But saying a theological construction is consistent with these passages is not an argument that the theological construction is true. We are performing exegesis on the text. Where from the text can one derive the concept that God is consulting his knowledge of counterfactuals to place men in situations in which he knows they will freely choose to do his will? One might reply that they are conducting systematic theology. Okay, granted. But then where do you find the doctrine that God is consulting his knowledge of counterfactuals to put men in situations where they will freely choose to do his will anywhere, at all, in the text of Scripture? If it is not there, then how is that systematic theology?

The Molinist might be inclined to shoot the question back to me: where do you find determinism in the text? Determinism is in the text. It is far, far simpler than Molinism, and has an equal (if not greater) explanatory scope, as I explained here. As a result, it is more plausible to interpret these passages as supporting divine determinism as opposed to Molinism. Therefore, passages such as Genesis 50:20 and Isaiah 10:5-11 vindicate the doctrine of compatibilism.

Slaves To Sin – Total Depravity

You will remember that libertarian free will is the doctrine that man is free to make choices without outside constraints, such as God’s foreordination or man’s own sinful nature. But I do not know that this makes a whole lot of sense or comports very well with the scriptural doctrine of total depravity. First, in what sense could somebody make a decision that was not determined by their nature? As Jeremiah 13:23 says, “Can the Ethiopian change his skin, or the leopard his spots? Then you also can do good who are accustomed to doing evil.” Orthodox Christians recognize that human beings have a sinful nature.

In John 8:32, Jesus told the Pharisees that if they had believed in the truth, the truth would make them free. But the Pharisees were confused by this statement. They were children of Abraham and they have never been enslaved to anybody. So, how can Jesus tell them that they can be free? Free from what influence? What is he talking about? Jesus replied in verse 34, “Very truly I tell you, everyone who sins is a slave to sin.” The Pharisees were slaves to sin. All people are slaves to sin. We cannot choose righteousness, and the basis for our inability is our refusal. As the great Reformed preacher Paul Washer said, “Man cannot cannot come to God because he will not come to God, and he will not come to God because he hates him.”

What is the relevance to compatibilism? Remember again that libertarian free will is the doctrine that “our choices are free from the determination or constraints of human nature and free from any predetermination by God.” But if we are slaves to sin, then in what sense can we make choices that are free from the constraints of our sinful nature? Jeremiah said that our sinful nature is as firm as the color of our skin. Libertarian free will does not seem to be consistent with the doctrine of total depravity.

Will There Be Sin In Heaven?

The book of Revelation briefly depicts the New Heaven and the New Earth. In verse 4, it says, “He will wipe away every tear from their eyes; and there will no longer be any death; there will no longer be any mourning, or crying, or pain; the first things have passed away.” It is a world without evil or suffering. But that entails the absence of sin. If there is no more sin, then nobody is choosing to sin. But why is nobody choosing to sin?

Many Christians believe that being so overcome with the presence of God, the very idea of sin will seem utterly unthinkable. But that entails that their choices are determined by outside influences. It is not like a choice is something that occurs in a vacuum, where there are no external circumstances. Every choice that we make is very much determined by what is influencing us. Unless you want to argue that our libertarian free will is somehow absorbed when we arrive to our eternal destination, then the idea that nobody will ever sin seems like a challenge.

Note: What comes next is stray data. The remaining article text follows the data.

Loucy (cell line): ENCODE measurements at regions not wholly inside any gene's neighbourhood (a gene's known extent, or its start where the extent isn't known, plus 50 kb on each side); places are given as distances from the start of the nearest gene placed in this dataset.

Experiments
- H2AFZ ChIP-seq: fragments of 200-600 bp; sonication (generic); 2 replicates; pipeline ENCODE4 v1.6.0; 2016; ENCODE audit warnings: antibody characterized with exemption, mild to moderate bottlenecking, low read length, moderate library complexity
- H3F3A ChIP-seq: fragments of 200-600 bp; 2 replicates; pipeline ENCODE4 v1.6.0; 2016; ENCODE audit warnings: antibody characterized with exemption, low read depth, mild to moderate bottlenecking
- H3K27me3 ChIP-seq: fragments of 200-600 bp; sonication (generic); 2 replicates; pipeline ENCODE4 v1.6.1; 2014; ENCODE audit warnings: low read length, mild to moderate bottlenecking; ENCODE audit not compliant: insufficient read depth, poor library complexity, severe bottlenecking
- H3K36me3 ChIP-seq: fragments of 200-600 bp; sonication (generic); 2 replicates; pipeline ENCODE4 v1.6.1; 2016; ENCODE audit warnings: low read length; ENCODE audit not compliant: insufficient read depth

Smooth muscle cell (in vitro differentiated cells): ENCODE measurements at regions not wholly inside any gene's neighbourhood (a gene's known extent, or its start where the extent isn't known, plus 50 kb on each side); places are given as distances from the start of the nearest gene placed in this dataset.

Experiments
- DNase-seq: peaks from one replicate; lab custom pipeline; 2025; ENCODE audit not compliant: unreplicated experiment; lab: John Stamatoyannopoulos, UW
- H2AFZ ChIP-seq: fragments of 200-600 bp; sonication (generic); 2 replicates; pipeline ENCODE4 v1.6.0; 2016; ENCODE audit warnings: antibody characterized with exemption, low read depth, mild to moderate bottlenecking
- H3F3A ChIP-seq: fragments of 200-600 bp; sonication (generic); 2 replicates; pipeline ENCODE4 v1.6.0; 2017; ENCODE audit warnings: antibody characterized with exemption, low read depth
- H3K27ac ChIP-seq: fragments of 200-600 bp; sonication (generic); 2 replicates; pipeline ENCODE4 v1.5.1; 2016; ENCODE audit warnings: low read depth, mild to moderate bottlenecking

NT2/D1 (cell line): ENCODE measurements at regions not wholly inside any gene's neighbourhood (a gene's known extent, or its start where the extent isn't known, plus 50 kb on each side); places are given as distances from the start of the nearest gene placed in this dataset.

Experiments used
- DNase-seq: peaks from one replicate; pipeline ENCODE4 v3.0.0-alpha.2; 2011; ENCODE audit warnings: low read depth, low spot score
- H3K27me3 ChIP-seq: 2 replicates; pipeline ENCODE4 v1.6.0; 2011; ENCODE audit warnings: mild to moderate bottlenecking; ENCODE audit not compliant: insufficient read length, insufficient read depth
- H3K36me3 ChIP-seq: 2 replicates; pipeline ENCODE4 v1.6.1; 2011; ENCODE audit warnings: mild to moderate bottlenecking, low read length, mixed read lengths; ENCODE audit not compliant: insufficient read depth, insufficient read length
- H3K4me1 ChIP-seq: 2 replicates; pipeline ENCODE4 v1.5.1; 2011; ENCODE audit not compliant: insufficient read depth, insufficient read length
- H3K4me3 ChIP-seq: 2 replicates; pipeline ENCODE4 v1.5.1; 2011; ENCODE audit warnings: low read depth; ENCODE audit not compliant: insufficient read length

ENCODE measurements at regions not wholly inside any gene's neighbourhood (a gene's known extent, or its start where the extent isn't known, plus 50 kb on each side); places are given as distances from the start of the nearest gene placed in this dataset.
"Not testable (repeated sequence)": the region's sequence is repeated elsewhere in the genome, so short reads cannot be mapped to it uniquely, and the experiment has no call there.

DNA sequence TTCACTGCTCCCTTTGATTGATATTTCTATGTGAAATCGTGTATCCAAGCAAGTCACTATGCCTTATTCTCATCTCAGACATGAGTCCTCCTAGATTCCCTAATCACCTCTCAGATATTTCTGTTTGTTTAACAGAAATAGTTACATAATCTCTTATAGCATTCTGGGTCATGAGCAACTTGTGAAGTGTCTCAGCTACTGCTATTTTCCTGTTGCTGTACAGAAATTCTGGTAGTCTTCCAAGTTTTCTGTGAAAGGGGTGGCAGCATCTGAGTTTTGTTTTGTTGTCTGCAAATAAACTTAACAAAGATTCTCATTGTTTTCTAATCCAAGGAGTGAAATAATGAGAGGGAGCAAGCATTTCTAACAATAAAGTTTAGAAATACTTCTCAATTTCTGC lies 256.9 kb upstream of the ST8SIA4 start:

Moral Responsibility is Compatible With Compatibilism

You will remember when I was discussing Joseph’s brothers, I pointed out that free will is required for moral responsibility. This means that if it can be shown that moral responsibility exists on compatibilism, it will follow that determinism and free will truly are compatible.

The philosopher Harry Frankfurt pointed out that there is a host of situations in which man would truly be responsible for his actions despite the inability to choose otherwise, and he has given a number of amusing examples. Suppose for a moment that Johnson was trying to decide whether he wanted to be an Arminian or a Calvinist. But, Johnson’s father was a staunch Arminian and did not want his son to be influenced by the concept of sovereignty. So, he implanted electrodes into Johnson’s brain. Every time Johnson wanted to read a book by R.C. Sproul or James White or the apostle Paul, the electrode would compel him to instead read Roger Olson. But, if Johnson reads Roger Olson on his own, the electrode is inactive. In this case, Johnson is freely choosing to read Olson even if he could not choose otherwise.

This same sort of scenario can be applied to all sorts of moral situations, thus retaining moral responsibility on compatibilism. Since free will is required for moral responsibility, it follows that free will and determinism are compatible.

What About Adam & Eve?

Arminians often point to Adam and Eve as individuals who freely chose to sin without the constraints of a sinful nature. In this case, it would seem that they were making true, libertarian choices. With no sinful nature, there is no outside influence. However, I am afraid this would simply beg the question in favor of indeterminism. If determinism is true, then the outside factor would be God’s foreordination. There are different causal levels. In most cases, people make choices according to their sinful nature brought about by the foreordination of God. But in the case of Adam and Eve, they did not have a sinful nature, but their choice was still under the foreordination of God. So, if this were taken as an argument against determinism, it would have to assume its’ own conclusion.

God is Often Mourning and Pleading